“Where are the airsoft fields in Utah?”


There are commercial airsoft “fields” in Utah. Commercial meaning a place you pay to play, or a place run as a business. BTA does not have any relationship with any commercial airsoft arenas, so we will not discuss them here. Most of the organized groups here in Utah play on public or private land with permission or tolerance. While there are a few locations that are actual private property where a team has been given exclusive permission to play there, there has also been a lot of misrepresentation of permission or who is allowed on some of these properties. BTA has decided to take it a step farther and for all the sites old and new, we have begun digging into the legality of playing airsoft where we all do. We call or meet face to face with Local Law Enforcement, City Offices, BLM (Bureau of Land Management), Forest Services, Indian Nations, Businesses, and Private Owners. These inquiries have been quite enlightening and we have received very mixed results. While we have been told “absolutely not” by some businesses and private owners (mostly due to liability), most public sources have been reluctant to say yes or no. Local law enforcement does not always have the authority to give or deny permission to use sites, yet they can enforce the law if you are doing something illegal (littering, disturbing the peace, vandalizing, shooting within city limits, lighting fires including smoke and fireworks, etc…). I have found the following to be the most common replies: Be careful, Don’t do anything illegal, Respect others (hikers, campers, bikers, shooters, paintballers, etc…), Be courteous to Law Enforcement (most will leave you alone, at worse some will ask you to leave), and the most common being… Don’t litter. Most of the airsoft community’s locations are public use lands, how we treat it and behave while using it determines whether we will be permitted to continue using it.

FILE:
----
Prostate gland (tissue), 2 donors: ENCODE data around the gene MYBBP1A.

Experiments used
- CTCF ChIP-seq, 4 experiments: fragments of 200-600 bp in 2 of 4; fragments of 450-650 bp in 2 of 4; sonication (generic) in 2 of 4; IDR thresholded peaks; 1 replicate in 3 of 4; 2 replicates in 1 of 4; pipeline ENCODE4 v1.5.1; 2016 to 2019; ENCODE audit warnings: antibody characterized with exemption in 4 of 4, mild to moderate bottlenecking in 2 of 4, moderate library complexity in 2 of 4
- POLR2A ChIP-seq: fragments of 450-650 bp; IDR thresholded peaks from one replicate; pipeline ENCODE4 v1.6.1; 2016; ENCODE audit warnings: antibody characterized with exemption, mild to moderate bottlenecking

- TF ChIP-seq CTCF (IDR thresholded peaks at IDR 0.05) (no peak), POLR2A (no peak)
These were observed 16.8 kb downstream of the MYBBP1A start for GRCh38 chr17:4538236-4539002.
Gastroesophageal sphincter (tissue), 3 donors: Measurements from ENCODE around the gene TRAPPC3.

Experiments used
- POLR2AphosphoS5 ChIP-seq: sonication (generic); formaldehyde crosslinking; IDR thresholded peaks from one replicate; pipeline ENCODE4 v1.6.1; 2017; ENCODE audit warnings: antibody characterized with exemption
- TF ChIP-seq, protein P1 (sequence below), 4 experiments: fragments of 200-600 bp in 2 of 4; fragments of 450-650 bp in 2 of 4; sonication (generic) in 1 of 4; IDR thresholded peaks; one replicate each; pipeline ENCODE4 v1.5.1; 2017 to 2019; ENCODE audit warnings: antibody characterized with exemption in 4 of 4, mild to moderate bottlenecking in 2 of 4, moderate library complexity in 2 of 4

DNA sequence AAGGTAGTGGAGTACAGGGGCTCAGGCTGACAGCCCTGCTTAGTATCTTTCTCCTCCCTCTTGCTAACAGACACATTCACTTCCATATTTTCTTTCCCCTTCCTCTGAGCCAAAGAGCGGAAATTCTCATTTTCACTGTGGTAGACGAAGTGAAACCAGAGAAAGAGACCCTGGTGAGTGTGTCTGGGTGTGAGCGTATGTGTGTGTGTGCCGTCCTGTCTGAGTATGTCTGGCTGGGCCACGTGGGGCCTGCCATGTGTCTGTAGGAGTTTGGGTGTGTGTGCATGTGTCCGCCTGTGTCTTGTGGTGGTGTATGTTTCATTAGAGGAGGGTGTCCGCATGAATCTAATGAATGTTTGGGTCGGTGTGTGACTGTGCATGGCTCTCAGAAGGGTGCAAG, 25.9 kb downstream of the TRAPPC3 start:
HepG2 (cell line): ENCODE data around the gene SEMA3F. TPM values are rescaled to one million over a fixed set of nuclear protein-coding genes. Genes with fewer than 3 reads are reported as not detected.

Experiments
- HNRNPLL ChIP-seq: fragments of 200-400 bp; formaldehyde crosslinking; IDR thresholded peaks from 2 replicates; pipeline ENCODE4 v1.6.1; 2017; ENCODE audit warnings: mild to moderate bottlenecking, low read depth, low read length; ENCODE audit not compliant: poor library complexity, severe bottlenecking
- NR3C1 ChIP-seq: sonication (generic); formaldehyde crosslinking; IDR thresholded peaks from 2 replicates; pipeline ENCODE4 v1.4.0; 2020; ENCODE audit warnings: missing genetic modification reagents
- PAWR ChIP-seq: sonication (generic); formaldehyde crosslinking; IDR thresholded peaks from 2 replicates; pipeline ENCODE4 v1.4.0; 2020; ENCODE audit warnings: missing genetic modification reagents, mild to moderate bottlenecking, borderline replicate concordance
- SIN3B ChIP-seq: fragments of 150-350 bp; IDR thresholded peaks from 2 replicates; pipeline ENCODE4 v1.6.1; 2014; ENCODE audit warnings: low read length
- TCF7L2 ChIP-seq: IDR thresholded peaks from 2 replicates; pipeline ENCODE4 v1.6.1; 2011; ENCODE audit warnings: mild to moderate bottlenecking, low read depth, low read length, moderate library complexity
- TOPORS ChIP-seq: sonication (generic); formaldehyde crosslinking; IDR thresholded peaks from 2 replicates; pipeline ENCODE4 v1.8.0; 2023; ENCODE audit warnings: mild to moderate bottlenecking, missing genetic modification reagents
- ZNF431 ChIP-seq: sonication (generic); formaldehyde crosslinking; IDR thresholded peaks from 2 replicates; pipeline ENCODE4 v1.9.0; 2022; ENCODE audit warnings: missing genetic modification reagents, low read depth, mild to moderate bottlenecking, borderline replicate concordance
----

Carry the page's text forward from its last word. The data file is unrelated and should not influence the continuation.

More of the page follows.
“Can you post the AO location?”


None of the local groups publicly posts these locations, due to the fact that a great deal of hard work goes into finding, securing, and maintaining a good airsoft location. While trying not to be rude, we do not want to freely give away our fields to other activities (such as paintball, 4-wheelers, “real-steel” shooting, etc…) that are potentially damaging to the terrain we enjoy using.



“Can’t you have games closer to my house?”


Traveling away from populated areas to secure airsoft locations is worth it. Playing too close to the public eye is not only dangerous but it could easily draw unwanted attention and could potentially lead to banning airsoft, or worse. Therefore, it is in the Utah airsoft community’s best interest to preserve quality airsoft locations safely away from the general populace.



“Will you tell my team where you play so we can play our airsoft games there too?”


If you want to know where to play, it is preferred that you attend a group’s events to learn the locations. However before you do, Look up each groups rules, so you will be prepared to “play” with each group on their terms.



If you know of a location that you think may be suitable for airsoft, and you are not sure how to go about making sure it is okay to use, e-mail this web site. We can check out the site as we do all BTA used AOs.



BTA has made it our mission to document the current central Utah airsoft AOs. Thus far, we have a list of over twenty AOs in six Utah counties, commonly used by BTA, BoE, UCA, UAA, JFFA, TAC4, and various other groups. Documented are details such as legality, safety, coordinates, addresses, directions, road conditions, terrain, history, and more. In 2011 BTA introduced five brand new AOs, and currently has more potential fields.


Check out the BTA AO list here…



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